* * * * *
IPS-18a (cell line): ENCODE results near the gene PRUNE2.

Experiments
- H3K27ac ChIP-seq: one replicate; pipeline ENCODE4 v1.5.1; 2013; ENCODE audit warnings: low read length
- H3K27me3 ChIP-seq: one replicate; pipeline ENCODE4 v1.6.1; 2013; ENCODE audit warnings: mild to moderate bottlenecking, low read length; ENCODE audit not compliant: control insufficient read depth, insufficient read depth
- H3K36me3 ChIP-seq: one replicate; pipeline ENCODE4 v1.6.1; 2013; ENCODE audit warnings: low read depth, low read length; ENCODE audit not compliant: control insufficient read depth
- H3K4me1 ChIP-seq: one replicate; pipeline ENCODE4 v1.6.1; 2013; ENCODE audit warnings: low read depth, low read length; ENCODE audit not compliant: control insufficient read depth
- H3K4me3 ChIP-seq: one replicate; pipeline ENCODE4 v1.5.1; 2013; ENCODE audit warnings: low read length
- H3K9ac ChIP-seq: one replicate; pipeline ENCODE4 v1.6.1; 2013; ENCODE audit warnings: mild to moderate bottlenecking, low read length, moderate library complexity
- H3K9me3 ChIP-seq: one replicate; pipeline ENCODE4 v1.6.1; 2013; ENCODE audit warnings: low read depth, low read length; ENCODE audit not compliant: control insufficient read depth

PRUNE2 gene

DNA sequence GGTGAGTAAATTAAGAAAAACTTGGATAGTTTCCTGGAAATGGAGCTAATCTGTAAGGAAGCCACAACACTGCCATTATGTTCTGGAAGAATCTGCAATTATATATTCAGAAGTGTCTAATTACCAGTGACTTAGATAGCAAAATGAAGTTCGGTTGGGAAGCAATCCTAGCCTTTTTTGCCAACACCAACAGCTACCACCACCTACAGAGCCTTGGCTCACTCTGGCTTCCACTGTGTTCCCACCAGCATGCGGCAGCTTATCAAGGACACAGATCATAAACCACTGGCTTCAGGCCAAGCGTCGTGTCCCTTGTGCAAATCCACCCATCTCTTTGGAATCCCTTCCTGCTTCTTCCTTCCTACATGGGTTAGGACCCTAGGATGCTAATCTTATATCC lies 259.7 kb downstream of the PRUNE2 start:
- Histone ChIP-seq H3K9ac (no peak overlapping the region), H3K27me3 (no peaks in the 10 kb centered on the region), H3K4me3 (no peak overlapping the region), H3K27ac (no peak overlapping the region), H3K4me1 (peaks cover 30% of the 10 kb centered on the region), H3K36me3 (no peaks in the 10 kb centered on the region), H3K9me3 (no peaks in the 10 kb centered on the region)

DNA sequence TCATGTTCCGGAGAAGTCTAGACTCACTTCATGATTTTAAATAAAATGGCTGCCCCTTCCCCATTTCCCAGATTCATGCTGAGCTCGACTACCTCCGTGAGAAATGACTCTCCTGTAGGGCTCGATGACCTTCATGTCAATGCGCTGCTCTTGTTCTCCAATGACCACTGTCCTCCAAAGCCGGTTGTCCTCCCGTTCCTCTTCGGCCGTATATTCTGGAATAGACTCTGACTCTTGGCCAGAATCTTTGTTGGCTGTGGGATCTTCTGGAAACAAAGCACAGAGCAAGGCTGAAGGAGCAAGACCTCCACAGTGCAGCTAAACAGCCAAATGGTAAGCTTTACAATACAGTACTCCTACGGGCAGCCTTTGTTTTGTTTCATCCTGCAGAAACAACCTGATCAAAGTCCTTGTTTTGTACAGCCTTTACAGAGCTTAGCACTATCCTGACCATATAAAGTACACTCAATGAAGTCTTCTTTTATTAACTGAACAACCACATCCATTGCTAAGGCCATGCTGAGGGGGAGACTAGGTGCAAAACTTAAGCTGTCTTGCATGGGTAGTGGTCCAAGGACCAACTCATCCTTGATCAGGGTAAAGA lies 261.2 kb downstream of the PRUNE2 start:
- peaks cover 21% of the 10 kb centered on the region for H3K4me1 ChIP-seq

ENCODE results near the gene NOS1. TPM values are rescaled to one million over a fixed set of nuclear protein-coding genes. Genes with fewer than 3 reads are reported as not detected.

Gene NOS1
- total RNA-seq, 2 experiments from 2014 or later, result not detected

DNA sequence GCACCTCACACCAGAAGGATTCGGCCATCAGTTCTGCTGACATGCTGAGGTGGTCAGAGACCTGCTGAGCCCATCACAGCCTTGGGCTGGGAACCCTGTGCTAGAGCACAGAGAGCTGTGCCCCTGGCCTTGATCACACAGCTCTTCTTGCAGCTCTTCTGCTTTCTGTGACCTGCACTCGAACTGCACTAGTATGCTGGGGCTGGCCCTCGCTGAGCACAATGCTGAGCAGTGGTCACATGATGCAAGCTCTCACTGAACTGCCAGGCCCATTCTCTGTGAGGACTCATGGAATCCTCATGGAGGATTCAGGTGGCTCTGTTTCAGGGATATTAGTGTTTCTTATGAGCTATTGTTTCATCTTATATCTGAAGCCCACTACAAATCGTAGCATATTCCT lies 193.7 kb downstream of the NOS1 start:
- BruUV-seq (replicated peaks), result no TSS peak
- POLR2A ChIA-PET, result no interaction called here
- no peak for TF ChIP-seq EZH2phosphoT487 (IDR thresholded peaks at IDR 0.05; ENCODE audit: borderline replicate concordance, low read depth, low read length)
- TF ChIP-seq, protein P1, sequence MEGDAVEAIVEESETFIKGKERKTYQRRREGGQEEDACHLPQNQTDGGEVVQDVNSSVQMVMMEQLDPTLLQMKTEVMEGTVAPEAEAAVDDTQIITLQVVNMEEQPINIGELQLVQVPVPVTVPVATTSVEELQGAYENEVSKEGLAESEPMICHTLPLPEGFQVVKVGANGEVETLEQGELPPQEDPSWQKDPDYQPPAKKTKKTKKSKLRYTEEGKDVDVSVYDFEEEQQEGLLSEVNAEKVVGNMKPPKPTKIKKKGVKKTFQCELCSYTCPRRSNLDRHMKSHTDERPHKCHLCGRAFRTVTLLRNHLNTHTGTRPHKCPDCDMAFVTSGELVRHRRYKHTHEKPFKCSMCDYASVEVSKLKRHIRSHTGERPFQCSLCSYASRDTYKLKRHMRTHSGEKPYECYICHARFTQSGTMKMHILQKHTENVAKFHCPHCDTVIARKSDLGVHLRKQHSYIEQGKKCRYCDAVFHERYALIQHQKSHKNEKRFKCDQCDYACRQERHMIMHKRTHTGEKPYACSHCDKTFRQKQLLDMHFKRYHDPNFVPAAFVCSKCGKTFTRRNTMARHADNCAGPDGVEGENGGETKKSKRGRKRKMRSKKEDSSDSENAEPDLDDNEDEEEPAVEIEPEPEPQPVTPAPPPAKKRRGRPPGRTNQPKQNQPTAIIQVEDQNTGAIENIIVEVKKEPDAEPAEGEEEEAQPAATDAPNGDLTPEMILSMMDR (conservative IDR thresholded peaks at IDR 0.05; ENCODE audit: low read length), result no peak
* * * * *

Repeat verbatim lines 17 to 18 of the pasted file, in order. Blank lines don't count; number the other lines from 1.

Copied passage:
- total RNA-seq, 2 experiments from 2014 or later, result not detected

DNA sequence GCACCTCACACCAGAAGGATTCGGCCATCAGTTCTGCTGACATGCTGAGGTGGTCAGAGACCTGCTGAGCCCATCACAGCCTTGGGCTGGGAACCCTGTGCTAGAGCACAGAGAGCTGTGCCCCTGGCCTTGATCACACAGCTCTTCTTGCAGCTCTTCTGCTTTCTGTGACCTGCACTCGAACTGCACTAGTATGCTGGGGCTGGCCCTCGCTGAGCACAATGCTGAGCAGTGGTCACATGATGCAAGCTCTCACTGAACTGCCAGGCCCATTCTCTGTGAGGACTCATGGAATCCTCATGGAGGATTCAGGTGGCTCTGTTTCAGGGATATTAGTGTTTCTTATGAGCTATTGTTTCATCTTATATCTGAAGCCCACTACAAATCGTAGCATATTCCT lies 193.7 kb downstream of the NOS1 start: